A cat at the Hillsdale Humane Society.
Col­legian | Tracy Wilson

After taking a year off due to the pan­demic, the Hillsdale Greater Humane Society will be holding its annual rummage sale from Nov. 11 to 14 at the fair­grounds in the 4‑H building. According to social media manager Jenna Wood, anyone in the Hillsdale com­munity can donate items during the rummage sale drop-off, which will be Nov. 9 and 10. 

“It’s one of our biggest things,” shelter manager Jill Nichols said. “They missed it last year because of COVID, so that was a big hurt for us.”

According to senior Danielle Bagenski, who leads the Humane Society GOAL program at Hillsdale College, student vol­un­teers play a large part in getting the rummage sale up and running.

“They spend the time sorting through all of the stuff people donate, pricing it, orga­nizing it, and they really do all the set up work for the shelter, for the actual rummage sale,” Bagenski said. “I really like seeing how the stu­dents work with people in the com­munity in the shelter. It’s a time for everyone to work together, and so maybe you meet someone that you haven’t met before, and you get to know them.” 

The leftover items from the rummage sale will be donated to Hillsdale Thrift, Nichols said.

Another upcoming event is the PetSmart adoption event in Jackson from Nov. 8 to 13.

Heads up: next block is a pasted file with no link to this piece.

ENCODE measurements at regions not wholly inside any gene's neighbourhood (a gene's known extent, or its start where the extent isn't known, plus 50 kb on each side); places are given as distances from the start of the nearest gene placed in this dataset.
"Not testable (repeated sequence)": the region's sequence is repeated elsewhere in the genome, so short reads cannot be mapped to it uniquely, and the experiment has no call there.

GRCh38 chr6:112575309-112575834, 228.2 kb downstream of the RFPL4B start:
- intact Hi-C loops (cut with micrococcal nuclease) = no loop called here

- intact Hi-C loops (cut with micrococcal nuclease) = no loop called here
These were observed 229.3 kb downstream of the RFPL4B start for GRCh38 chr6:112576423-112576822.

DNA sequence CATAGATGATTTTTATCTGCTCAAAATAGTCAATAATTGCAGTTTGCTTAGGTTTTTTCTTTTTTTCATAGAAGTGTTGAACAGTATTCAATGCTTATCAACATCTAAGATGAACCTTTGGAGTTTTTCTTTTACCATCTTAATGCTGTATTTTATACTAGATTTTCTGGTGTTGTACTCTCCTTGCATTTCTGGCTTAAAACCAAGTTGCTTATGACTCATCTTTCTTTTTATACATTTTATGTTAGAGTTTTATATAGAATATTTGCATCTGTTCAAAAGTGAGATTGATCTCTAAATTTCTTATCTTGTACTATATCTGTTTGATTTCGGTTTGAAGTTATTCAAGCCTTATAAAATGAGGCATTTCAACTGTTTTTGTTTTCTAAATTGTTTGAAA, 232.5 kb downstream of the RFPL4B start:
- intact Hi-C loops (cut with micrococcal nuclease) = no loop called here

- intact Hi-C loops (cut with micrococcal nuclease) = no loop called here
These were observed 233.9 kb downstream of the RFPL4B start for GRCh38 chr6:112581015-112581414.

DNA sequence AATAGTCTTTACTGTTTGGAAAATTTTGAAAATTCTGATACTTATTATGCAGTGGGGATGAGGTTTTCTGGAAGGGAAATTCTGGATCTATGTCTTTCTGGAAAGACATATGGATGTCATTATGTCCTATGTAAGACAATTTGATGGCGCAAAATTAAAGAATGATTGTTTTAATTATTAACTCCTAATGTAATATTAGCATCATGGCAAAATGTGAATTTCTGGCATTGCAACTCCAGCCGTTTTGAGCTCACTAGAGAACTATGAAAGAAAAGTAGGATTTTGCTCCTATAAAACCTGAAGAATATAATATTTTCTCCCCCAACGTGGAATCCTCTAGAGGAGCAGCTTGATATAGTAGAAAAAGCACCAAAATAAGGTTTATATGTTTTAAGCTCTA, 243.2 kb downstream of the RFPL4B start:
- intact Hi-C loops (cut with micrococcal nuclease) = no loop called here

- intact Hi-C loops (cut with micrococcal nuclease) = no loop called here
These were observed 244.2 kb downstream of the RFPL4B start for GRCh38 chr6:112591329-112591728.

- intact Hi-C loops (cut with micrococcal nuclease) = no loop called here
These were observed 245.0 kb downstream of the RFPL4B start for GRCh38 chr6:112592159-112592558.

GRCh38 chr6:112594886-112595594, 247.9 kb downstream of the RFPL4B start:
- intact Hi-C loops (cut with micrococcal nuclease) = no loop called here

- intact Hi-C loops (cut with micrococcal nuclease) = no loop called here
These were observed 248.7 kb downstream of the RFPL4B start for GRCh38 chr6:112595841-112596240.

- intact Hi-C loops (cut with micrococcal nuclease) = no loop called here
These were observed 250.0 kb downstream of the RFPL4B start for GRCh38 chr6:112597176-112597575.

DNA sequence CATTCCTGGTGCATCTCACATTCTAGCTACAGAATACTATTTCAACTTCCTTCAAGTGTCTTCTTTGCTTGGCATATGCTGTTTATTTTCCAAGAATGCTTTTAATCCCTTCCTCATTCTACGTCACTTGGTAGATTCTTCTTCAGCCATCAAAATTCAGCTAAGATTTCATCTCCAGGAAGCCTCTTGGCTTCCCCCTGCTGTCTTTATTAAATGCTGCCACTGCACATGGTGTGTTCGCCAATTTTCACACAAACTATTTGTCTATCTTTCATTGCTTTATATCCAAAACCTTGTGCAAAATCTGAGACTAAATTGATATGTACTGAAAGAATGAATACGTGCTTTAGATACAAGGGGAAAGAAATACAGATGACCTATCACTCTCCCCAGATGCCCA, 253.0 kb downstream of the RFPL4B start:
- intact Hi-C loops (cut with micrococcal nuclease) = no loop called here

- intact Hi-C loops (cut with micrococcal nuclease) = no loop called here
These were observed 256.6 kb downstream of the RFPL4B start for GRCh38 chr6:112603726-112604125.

The shelter is also holding an adoption event from Oct. 26 to 30, where anyone with an approved adoption appli­cation can adopt an adult black cat or kitten for 31% off. 

“Last year, we had three full litters of black kittens come in,” Wood said. “This year, we only have 5 or 6 total.”

Another program is Happy Tails, which allows owners of newly adopted pets to update the shelter on how the pet is doing with their new family.

“Stuff like that makes me really happy because we get to see them in their new homes and getting all the love,” Wood said.

Nichols said the shelter is also wel­coming vol­un­teers. One prior student vol­unteer, she said, would sit with the cats while doing his homework.

“We need more vol­un­teers, we need more social­ization with the animals,” Nichols said. “The dogs need to be walked all the time.”

Bagenski said vol­un­teering helps to prepare the animals for life in a home.

“The shelter really does the heavy lifting. But, it’s really hard for a shelter to give all the animals all the love and the attention that they want while also ful­filling their needs. We come in and we really help socialize them,” Bagenski said. “It’s a really great way to remember that there’s some­thing larger than yourself going on in this community.”